By Meghan Hall
When local Capitol Hill eatery Mezcaleria Oaxaca began building its third kitchen, little did the project team know the impact it would have in its Capitol Hill neighborhood as shelter-in-place orders took effect. As restaurants shuttered, Mezcaleria debuted its third kitchen—a walk-up taco window—and over the past couple of months has become a highlight for nearby residents, setting a precedent for how restaurants can adapt as Seattle begins to open up post-pandemic.
Located on East Pine Street, Mezcaleria Oaxaca opened back in the spring of 2014 and was the third restaurant to be opened by founding managing partner Roberto Dominguez. Mezcaleria Oaxaca’s two sister restaurants—La Carta de Oaxaca and another Mezcaleria Oaxaca—are located in Ballard and Queen Anne, respectively.
The newest Mezcaleria Oaxaca totals roughly 3,000 square feet. The restaurant was a former auto repair shop, and the updated interior was designed by local firm Graham Baba Architects, who is no stranger to restaurant and retail design in the Puget Sound region.
“We had been working with the owners of the Mezcaleria for years at other locations,” explained Jim Graham, principal at GBA. “When we originally began the project, it was an auto garage in Capitol Hill…it was a newer garage and was less of the grand legacy building that have these large volumes like you see in Melrose Market.”
The original design of the restaurant included high ceilings and a 50-seat dining room, complete with a large kitchen whose half wall is decked out in colorful tiles. Stools are covered in cowhide and large roll-up windows and a roll-up garage door also complete the space. The restaurant also has a rooftop bar, but as Mezcaleria Oaxaca’s popularity grew, the owners and GBA began to work to accommodate more hungry guests. However, the original kitchen could not handle the load brought on by the rooftop, whose capacity was 100 guests.
The result was to add a second kitchen on the roof, but in the form of an entire taco truck.
“We raised a taco truck and put it on the roof, at which time the roof deck was really hopping,” said Graham. “The kitchen downstairs wasn’t being taxed, and then they could serve all of the food from the roof with that taco truck, which further populates it with something from the ground plane and streetscape, and adds to the flavor.”
Then, about a year ago, the project team decided to begin planning for a third kitchen, a takeout window that would add to Mezcaleria Oaxaca’s presence on the street.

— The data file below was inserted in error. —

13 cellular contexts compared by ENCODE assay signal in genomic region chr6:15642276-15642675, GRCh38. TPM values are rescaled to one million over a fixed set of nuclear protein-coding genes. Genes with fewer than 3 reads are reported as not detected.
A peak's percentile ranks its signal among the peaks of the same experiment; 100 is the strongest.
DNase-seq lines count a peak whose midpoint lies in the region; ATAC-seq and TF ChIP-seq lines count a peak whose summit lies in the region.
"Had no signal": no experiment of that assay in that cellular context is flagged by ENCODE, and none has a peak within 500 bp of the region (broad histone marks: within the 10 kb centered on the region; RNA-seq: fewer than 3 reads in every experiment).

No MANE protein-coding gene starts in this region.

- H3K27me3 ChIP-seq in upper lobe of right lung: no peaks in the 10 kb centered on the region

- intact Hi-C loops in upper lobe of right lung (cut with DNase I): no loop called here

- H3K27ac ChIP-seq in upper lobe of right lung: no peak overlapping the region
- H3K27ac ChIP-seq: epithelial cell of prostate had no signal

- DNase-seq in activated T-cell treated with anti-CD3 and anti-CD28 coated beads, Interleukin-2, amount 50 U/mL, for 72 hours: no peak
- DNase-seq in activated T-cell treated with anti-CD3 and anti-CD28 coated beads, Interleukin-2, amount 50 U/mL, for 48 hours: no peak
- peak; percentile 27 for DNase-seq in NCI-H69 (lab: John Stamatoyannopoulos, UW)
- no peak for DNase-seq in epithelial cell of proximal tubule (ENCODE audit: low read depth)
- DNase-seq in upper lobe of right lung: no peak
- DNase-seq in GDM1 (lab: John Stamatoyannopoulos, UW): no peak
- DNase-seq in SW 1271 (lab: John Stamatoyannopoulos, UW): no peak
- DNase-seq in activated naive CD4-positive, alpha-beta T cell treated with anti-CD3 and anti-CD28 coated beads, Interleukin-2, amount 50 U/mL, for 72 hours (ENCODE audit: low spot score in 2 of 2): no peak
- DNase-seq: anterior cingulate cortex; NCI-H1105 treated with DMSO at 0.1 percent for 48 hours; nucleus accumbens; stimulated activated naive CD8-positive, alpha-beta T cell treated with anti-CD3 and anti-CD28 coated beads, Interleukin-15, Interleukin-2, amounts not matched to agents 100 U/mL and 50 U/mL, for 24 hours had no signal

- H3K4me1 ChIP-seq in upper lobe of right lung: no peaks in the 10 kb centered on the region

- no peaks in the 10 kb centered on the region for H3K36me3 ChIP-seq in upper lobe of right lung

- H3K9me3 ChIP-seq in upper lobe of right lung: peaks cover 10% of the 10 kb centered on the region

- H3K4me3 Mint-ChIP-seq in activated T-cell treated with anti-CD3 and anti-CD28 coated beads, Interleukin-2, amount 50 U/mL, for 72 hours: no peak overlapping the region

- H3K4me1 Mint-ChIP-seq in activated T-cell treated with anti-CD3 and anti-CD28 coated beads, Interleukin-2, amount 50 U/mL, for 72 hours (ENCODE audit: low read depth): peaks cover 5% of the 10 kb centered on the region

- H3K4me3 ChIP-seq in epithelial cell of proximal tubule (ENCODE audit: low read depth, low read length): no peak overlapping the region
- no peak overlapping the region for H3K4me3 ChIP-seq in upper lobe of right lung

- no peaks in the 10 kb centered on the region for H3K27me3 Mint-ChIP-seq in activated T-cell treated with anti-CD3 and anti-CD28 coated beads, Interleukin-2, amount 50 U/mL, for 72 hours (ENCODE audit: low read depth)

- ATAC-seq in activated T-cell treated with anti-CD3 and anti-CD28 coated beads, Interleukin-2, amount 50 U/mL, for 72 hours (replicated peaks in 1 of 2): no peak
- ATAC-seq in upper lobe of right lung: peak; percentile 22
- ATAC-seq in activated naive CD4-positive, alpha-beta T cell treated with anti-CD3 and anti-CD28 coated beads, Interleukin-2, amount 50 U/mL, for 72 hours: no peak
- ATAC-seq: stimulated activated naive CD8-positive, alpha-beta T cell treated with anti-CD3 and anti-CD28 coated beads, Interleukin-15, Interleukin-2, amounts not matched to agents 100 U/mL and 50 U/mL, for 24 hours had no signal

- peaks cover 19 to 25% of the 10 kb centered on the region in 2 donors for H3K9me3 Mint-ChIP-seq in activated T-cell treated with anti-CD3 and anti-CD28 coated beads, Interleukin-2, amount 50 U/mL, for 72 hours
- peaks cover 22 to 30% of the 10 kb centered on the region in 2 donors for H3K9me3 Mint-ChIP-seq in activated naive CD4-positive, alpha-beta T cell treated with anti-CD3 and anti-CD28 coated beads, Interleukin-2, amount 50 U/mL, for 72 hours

“They had always had the notion that they could serve takeout, but again, the kitchen could not keep up with the demand when they had other things going,” said Graham.
The project team worked to repurpose some of the underutilized seating space within the front corner of the restaurant to operate as a taco window. The window was mostly completed at the end of 2019, serendipitously prior to the current pandemic. However, the taco window’s traction in the neighborhood skyrocketed once COVID-19 hit and widespread shelter-in-place orders went into place.
“It was ready to open, but seasonally it was not really street time yet,” stated Graham. “But bang! COVID-19 arrives, the restaurant shutters…and it has just taken on a life of its own. What I was really most pleased by was how it enlivened the street. People are distanced, but it still puts some life on the streets compared to all of these shuttered restaurants which may have takeout but don’t have a street presence because they are not thoughtfully or purposefully open to the road.”
The takeout window is characterized by vibrant murals and open kitchen and unfolding door.
“That part of it wasn’t done when COVID19 hit, so it’s been an on-the-fly, quick artistic design move to build that as the window was operating,” said Graham.
Moving ahead, the window itself is just one of the many types of adjustments restaurants can make to the industry in a post-COVID-19 world. However, GBA and Mezcaleria are also working on another initiative that they hope will improve local’s dining experience moving forward: Streateries.
The Seattle Department of Transportation defines streateries as a combination of a parklet and sidewalk café. The goal is to utilize an open space to construct additional dining area in a parking lane outside of a local business. Open during business hours, the intent of streateries is to add to the economic vitality of commercial districts and activate the streetscape.
“We’re looking for positive ways to put energy back into the streets, particularly in dense neighborhoods that have a high population,” said Graham. “Margins are so thin and the seat count is live or die, so we have to find ways to give restaurants more seating. I think going to the sidewalk and the street is a way to mitigate some bankruptcies and failures.”
In order to be successful, and to get streateries up and running, Graham emphasized that the City needs to move quickly and streamline the necessary permitting process. GBA and Mezcaleria, for example, have been working to get their streatery up and running for more than a year and a half, with slow progress.
“Currently, the number of seats does not pencil with the entitlement process, and if it is only for post-COVID-19, I would encourage the city to make it streamlined,” said Graham.
Initiatives like streateries can revive the experience of eating together, but in a safe, effective and still-enjoyable manner.
“I hope it doesn’t take away from the beauty of restaurants being a convivial activity of enjoying a meal, not only with those that are at your table, but with the others that are around,” said Graham. “The social aspect of being together is so important to the human condition. I just hope that the response is safe and there’s distance but the restaurants are not siloed.”